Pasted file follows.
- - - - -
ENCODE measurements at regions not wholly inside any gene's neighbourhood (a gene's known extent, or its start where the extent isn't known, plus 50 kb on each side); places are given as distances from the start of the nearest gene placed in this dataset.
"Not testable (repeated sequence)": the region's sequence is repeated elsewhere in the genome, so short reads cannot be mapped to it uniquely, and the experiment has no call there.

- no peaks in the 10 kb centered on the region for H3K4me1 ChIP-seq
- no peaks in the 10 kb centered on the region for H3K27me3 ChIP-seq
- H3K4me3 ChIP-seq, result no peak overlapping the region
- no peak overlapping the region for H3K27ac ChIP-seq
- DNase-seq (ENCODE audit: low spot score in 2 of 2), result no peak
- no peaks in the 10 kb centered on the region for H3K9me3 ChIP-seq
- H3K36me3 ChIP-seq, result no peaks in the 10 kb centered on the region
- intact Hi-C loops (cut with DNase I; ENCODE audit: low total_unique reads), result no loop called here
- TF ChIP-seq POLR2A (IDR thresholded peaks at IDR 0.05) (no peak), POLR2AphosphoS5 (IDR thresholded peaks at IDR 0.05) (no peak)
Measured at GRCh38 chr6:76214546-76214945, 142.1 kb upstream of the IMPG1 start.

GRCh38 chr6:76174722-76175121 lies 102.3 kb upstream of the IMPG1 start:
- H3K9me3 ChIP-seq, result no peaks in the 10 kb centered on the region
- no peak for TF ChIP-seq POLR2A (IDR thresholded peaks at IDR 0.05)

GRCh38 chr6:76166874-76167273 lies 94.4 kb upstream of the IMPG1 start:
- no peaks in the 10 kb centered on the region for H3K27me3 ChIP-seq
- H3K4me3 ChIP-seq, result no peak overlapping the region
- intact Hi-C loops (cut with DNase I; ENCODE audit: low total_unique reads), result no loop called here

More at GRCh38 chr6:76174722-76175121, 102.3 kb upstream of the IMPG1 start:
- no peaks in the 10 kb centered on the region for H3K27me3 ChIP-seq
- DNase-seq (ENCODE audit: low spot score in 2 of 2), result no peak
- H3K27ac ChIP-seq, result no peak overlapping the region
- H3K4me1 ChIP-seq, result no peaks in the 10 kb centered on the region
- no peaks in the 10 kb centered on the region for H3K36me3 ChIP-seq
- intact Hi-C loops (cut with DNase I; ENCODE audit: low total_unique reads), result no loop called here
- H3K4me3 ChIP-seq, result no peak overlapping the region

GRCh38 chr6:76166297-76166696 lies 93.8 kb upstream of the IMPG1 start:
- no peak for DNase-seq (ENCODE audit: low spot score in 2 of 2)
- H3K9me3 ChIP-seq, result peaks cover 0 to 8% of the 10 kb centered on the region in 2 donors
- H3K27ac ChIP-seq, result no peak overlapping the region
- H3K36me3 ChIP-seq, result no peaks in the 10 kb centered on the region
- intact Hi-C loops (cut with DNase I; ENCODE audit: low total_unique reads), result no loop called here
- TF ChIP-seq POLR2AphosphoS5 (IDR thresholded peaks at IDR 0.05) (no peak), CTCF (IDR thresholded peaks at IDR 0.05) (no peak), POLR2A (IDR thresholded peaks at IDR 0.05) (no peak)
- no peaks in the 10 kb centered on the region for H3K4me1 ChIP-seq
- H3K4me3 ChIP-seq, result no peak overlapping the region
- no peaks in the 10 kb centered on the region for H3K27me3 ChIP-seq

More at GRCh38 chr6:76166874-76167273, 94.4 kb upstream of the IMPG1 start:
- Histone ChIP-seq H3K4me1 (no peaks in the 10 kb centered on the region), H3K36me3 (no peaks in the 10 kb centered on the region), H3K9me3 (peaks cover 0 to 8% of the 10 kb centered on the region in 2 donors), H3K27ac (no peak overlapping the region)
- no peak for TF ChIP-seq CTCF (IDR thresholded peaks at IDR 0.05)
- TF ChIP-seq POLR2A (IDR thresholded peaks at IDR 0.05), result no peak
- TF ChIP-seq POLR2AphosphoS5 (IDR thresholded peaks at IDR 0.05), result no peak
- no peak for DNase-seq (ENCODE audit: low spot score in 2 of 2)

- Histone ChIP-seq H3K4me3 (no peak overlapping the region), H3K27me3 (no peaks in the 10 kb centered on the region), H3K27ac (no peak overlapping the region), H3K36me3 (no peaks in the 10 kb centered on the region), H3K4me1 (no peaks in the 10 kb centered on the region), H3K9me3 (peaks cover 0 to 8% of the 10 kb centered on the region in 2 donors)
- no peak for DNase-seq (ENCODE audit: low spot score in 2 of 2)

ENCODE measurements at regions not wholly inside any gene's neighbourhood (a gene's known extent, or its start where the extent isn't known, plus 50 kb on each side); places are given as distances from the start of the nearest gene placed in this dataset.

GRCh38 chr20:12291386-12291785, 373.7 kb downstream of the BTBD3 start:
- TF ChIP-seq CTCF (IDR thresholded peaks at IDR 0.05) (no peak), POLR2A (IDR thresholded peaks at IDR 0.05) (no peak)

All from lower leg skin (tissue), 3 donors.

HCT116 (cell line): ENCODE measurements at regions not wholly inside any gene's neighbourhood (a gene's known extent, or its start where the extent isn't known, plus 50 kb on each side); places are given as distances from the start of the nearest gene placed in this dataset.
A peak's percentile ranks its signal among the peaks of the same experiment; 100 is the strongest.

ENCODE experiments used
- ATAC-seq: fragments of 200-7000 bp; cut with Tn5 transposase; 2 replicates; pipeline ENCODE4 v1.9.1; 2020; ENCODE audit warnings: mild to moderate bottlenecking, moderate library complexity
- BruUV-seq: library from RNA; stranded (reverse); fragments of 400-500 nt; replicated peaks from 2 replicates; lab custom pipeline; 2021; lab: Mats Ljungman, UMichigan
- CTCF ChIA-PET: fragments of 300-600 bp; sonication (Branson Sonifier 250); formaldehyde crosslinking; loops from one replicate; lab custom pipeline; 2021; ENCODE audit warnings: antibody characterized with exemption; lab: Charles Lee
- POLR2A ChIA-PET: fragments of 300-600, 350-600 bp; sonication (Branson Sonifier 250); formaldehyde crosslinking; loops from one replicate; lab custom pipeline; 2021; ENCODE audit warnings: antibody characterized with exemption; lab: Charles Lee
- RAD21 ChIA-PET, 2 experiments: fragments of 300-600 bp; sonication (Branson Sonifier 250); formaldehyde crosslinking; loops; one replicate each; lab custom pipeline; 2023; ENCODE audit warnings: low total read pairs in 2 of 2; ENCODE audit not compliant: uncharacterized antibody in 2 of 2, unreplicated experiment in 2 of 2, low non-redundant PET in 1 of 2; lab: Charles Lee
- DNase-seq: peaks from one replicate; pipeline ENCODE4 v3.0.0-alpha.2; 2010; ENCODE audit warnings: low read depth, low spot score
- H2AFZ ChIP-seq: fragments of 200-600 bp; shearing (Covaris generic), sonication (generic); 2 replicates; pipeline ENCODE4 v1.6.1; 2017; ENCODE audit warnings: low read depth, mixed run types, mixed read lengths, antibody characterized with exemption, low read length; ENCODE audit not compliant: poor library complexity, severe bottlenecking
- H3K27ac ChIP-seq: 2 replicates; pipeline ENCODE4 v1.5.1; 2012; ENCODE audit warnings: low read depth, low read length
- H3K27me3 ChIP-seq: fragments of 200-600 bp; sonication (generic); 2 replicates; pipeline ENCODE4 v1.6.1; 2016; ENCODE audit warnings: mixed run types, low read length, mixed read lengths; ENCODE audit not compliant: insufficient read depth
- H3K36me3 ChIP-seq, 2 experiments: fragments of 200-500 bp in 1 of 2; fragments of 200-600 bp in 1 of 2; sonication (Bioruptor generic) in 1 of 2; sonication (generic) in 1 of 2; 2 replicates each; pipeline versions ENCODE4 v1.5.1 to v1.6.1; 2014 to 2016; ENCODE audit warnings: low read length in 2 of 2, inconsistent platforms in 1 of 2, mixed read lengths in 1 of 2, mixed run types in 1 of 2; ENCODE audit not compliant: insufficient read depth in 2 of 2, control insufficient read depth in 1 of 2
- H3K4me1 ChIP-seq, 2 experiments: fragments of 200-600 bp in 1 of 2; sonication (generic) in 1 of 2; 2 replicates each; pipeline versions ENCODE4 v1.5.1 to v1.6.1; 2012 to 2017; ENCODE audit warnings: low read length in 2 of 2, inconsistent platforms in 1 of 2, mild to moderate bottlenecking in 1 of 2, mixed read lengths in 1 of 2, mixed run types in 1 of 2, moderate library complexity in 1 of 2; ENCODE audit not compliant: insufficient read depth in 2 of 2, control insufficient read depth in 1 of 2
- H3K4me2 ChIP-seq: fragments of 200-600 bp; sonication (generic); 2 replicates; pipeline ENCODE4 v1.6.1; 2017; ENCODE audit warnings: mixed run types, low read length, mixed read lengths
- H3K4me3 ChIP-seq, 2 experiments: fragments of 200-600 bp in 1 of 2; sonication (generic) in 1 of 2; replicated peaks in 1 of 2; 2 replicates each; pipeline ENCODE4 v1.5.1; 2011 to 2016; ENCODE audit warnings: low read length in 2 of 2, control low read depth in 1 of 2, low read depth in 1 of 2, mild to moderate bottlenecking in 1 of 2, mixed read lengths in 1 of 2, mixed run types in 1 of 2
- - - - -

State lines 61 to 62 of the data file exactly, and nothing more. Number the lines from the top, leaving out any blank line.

- H3K27me3 ChIP-seq: fragments of 200-600 bp; sonication (generic); 2 replicates; pipeline ENCODE4 v1.6.1; 2016; ENCODE audit warnings: mixed run types, low read length, mixed read lengths; ENCODE audit not compliant: insufficient read depth
- H3K36me3 ChIP-seq, 2 experiments: fragments of 200-500 bp in 1 of 2; fragments of 200-600 bp in 1 of 2; sonication (Bioruptor generic) in 1 of 2; sonication (generic) in 1 of 2; 2 replicates each; pipeline versions ENCODE4 v1.5.1 to v1.6.1; 2014 to 2016; ENCODE audit warnings: low read length in 2 of 2, inconsistent platforms in 1 of 2, mixed read lengths in 1 of 2, mixed run types in 1 of 2; ENCODE audit not compliant: insufficient read depth in 2 of 2, control insufficient read depth in 1 of 2